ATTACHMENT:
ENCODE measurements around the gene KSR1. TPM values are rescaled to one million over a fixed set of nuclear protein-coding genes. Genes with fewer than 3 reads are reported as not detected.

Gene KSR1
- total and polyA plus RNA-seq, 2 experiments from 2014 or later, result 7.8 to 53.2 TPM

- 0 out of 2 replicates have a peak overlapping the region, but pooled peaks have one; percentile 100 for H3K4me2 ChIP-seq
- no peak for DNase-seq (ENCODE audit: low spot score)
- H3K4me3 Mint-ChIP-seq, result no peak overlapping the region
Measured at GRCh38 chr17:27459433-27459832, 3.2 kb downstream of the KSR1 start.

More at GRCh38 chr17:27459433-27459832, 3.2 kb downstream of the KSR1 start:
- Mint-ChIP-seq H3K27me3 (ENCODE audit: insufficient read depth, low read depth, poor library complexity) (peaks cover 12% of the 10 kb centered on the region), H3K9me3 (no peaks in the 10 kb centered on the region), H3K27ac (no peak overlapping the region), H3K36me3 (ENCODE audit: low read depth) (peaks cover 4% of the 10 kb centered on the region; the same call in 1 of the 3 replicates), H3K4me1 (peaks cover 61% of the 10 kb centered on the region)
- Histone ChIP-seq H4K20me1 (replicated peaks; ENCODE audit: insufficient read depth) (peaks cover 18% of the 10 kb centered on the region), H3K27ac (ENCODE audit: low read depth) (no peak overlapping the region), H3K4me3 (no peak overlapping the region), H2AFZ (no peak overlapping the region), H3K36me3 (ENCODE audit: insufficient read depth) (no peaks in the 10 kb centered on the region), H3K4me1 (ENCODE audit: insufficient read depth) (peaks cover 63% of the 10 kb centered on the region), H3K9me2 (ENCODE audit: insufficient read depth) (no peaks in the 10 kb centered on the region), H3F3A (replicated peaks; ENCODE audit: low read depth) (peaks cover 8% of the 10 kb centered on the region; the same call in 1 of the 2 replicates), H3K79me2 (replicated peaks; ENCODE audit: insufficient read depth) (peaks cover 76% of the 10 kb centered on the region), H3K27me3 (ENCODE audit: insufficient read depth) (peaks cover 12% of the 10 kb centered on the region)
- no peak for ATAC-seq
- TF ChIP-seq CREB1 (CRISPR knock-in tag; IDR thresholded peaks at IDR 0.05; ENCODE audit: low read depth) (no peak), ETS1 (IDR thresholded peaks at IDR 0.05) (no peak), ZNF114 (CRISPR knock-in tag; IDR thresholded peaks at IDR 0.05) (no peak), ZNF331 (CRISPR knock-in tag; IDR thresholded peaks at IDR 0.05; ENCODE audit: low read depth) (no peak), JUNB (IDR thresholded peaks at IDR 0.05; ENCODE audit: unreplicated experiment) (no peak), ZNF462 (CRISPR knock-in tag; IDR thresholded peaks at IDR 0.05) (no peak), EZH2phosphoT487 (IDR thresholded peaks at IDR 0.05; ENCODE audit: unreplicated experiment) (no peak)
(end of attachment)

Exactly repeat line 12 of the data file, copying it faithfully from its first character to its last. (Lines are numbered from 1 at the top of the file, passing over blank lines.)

- TF ChIP-seq CREB1 (CRISPR knock-in tag; IDR thresholded peaks at IDR 0.05; ENCODE audit: low read depth) (no peak), ETS1 (IDR thresholded peaks at IDR 0.05) (no peak), ZNF114 (CRISPR knock-in tag; IDR thresholded peaks at IDR 0.05) (no peak), ZNF331 (CRISPR knock-in tag; IDR thresholded peaks at IDR 0.05; ENCODE audit: low read depth) (no peak), JUNB (IDR thresholded peaks at IDR 0.05; ENCODE audit: unreplicated experiment) (no peak), ZNF462 (CRISPR knock-in tag; IDR thresholded peaks at IDR 0.05) (no peak), EZH2phosphoT487 (IDR thresholded peaks at IDR 0.05; ENCODE audit: unreplicated experiment) (no peak)